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BERLIN (Reuters) - Lufthansa staff have called on the German flag carrier to end its "cost-cutting craziness", accusing the airline of mismanagement and contributing to the recent chaos at airports by laying off too many workers.
In a letter to the supervisory board seen by Reuters on Wednesday, staff representatives said there are too few employees to handle booming summer demand and they need to be given the right conditions to perform at their best.
Chairman Karl-Ludwig Kley said in a message to employees that he was aware of employees' reports of aggression and in some cases even physical attacks by customers, "of despair and tears, of helplessness while remaining loyal to Lufthansa."
"I have not seen such an accumulation of problems in my career," he said in the message published on the Lufthansa intranet and seen by Reuters later on Wednesday.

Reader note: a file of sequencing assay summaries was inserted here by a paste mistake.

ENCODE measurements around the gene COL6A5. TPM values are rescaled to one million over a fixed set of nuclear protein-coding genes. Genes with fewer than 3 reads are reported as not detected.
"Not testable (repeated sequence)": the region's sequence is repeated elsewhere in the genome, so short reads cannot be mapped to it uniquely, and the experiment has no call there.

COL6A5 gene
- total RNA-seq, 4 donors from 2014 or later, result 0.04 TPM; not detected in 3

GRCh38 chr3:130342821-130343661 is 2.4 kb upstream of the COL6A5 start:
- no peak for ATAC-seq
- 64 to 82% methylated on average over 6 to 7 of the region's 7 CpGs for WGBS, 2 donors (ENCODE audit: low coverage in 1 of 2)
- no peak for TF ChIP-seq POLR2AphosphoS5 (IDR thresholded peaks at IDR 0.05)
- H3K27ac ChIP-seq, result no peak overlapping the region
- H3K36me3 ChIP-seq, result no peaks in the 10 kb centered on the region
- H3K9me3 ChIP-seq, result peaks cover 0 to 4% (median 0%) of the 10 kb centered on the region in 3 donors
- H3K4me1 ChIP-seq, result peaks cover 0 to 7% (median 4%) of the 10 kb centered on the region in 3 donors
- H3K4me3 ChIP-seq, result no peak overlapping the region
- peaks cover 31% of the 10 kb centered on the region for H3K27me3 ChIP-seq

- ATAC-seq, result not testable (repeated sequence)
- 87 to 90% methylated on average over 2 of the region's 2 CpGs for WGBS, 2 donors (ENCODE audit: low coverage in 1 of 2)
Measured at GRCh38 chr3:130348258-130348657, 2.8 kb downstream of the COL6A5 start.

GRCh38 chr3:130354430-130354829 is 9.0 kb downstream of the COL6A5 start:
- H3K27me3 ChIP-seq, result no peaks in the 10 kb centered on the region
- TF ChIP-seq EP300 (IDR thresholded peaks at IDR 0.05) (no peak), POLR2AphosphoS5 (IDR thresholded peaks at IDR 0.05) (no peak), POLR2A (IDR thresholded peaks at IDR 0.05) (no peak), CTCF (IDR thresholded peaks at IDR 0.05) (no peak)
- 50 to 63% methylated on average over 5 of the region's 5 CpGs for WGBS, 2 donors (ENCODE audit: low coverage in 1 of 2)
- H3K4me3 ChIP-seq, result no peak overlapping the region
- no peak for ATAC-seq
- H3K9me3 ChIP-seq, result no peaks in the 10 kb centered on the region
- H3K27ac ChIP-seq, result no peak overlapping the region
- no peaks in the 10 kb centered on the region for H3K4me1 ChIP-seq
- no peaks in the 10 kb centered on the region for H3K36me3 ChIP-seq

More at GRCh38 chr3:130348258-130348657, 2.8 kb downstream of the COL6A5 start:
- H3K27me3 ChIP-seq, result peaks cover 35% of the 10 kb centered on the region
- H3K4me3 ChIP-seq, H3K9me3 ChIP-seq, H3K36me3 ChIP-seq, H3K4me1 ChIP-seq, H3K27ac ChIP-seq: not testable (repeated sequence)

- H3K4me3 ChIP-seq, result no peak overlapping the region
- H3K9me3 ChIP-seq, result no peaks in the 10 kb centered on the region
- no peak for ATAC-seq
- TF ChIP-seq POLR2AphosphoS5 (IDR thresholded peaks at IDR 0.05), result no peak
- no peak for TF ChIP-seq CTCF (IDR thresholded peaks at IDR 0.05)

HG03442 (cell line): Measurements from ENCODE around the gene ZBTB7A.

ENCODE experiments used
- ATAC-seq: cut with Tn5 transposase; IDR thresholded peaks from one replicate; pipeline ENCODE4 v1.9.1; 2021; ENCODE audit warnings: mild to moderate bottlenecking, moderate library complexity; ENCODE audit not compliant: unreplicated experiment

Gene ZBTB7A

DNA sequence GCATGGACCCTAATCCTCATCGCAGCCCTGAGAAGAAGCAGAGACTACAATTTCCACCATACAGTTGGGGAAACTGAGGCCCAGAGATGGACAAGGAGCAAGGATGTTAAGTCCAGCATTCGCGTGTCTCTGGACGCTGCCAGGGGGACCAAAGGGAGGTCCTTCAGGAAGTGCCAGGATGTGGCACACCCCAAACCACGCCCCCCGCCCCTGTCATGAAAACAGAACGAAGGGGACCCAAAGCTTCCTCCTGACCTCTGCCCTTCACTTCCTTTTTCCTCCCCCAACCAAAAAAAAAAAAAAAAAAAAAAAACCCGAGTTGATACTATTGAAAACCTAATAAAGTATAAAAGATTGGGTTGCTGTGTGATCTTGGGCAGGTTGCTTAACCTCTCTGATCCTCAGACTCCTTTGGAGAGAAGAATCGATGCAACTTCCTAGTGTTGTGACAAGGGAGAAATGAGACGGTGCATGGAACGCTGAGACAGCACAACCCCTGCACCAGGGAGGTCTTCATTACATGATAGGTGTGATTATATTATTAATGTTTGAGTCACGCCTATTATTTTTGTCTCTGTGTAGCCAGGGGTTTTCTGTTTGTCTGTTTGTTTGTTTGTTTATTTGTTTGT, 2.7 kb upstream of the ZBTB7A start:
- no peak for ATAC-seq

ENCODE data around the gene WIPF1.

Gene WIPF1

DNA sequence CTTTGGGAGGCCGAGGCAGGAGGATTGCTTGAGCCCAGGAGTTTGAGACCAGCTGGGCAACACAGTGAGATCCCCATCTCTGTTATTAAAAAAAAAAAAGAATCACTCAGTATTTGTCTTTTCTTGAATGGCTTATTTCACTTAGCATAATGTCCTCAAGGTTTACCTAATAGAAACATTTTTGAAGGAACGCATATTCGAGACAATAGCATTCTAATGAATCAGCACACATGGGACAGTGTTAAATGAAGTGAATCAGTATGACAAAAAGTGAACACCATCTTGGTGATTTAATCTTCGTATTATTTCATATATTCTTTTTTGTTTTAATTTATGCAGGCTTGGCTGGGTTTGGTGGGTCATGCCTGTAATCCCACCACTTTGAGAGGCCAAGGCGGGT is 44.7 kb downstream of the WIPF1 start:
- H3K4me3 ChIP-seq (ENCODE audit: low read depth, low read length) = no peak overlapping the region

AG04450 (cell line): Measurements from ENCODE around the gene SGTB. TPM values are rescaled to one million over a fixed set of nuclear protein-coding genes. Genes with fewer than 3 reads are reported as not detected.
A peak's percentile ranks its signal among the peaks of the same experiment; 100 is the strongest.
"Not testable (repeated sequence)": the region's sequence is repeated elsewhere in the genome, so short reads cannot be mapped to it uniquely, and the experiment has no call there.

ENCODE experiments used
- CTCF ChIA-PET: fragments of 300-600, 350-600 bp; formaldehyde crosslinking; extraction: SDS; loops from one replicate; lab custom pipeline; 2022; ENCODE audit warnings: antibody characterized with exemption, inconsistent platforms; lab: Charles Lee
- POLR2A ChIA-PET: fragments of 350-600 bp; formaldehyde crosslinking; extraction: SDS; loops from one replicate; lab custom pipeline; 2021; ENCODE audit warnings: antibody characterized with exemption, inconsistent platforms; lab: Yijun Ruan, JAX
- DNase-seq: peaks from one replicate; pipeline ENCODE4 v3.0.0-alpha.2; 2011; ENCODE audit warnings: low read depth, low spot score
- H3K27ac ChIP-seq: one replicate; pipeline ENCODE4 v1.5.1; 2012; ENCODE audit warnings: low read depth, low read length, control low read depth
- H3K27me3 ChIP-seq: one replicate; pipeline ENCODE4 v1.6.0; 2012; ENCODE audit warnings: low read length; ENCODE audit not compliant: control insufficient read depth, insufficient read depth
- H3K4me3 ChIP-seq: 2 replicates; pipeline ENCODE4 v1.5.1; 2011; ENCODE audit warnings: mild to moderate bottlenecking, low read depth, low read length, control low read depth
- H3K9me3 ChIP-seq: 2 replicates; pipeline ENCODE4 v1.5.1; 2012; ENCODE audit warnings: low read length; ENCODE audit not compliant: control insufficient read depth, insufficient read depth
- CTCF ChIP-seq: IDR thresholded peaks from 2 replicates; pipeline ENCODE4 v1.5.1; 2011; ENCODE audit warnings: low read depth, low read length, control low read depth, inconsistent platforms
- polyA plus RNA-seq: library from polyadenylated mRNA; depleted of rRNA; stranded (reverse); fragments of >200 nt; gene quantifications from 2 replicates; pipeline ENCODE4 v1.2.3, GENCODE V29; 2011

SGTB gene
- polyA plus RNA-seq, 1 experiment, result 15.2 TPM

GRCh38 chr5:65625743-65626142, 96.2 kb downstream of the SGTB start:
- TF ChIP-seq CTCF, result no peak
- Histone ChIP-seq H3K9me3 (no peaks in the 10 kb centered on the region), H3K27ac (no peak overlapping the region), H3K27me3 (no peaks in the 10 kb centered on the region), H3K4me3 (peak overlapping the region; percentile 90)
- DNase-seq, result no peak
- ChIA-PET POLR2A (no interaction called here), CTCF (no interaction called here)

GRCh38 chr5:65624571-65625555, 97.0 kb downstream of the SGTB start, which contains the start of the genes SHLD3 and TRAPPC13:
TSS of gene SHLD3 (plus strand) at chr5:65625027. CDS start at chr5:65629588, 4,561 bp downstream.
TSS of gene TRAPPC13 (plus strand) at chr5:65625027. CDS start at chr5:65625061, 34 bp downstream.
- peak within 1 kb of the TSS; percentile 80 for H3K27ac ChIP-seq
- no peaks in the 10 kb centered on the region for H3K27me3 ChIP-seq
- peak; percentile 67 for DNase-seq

Airspace closures and spare parts shortages due to the chip crisis are making the situation even worse, Kley said, adding he expects flight cancellations, staff recruitment and other measures introduced by Lufthansa to gradually bear fruit.
Lufthansa had slashed jobs and other costs during the coronavirus pandemic, which grounded most flights, and found itself understaffed just as it was trying to capitalize on the returning summer travel demand.
Lufthansa staff had warned "a service company that is run against its own staff has no future."
Lufthansa Chief Executive Carsten Spohr apologised to employees and customers in late June, saying the airline "did go too far in cutting costs here and there."
Lufthansa is not the only struggling European airline as the whole aviation industry faces a summer of travel disruption amid looming walkouts.
Pilots of Scandinavian airline SAS went on strike, British Airways staff at London's Heathrow airport in June voted to strike over pay, and Spanish-based cabin crew at Ryanair and easyJet plan to strike this month to demand better working conditions. Workers at Paris' Charles de Gaulle airport stopped work at the weekend to demand a pay rise.
(Reporting by Ilona Wissenbach; Writing by Zuzanna Szymanska; Editing by Miranda Murray, Alexandra Hudson)